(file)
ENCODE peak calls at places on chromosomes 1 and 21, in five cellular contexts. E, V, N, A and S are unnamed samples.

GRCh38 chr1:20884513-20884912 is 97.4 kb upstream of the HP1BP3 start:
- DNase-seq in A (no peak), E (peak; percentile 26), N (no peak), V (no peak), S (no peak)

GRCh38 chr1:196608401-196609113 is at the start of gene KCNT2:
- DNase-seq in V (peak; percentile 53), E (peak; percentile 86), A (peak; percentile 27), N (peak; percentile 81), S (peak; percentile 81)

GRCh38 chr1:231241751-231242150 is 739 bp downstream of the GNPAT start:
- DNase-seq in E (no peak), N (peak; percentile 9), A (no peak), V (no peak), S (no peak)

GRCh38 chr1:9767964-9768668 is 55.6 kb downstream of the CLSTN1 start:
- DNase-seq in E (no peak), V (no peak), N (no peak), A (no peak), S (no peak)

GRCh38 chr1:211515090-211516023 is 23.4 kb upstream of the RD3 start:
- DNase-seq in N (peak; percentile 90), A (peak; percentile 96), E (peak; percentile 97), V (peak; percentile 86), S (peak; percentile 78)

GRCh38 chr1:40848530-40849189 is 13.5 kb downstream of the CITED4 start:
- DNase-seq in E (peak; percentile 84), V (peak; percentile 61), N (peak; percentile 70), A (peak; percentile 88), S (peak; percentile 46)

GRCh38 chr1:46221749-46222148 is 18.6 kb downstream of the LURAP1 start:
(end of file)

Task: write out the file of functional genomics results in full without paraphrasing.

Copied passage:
ENCODE peak calls at places on chromosomes 1 and 21, in five cellular contexts. E, V, N, A and S are unnamed samples.

GRCh38 chr1:20884513-20884912 is 97.4 kb upstream of the HP1BP3 start:
- DNase-seq in A (no peak), E (peak; percentile 26), N (no peak), V (no peak), S (no peak)

GRCh38 chr1:196608401-196609113 is at the start of gene KCNT2:
- DNase-seq in V (peak; percentile 53), E (peak; percentile 86), A (peak; percentile 27), N (peak; percentile 81), S (peak; percentile 81)

GRCh38 chr1:231241751-231242150 is 739 bp downstream of the GNPAT start:
- DNase-seq in E (no peak), N (peak; percentile 9), A (no peak), V (no peak), S (no peak)

GRCh38 chr1:9767964-9768668 is 55.6 kb downstream of the CLSTN1 start:
- DNase-seq in E (no peak), V (no peak), N (no peak), A (no peak), S (no peak)

GRCh38 chr1:211515090-211516023 is 23.4 kb upstream of the RD3 start:
- DNase-seq in N (peak; percentile 90), A (peak; percentile 96), E (peak; percentile 97), V (peak; percentile 86), S (peak; percentile 78)

GRCh38 chr1:40848530-40849189 is 13.5 kb downstream of the CITED4 start:
- DNase-seq in E (peak; percentile 84), V (peak; percentile 61), N (peak; percentile 70), A (peak; percentile 88), S (peak; percentile 46)

GRCh38 chr1:46221749-46222148 is 18.6 kb downstream of the LURAP1 start: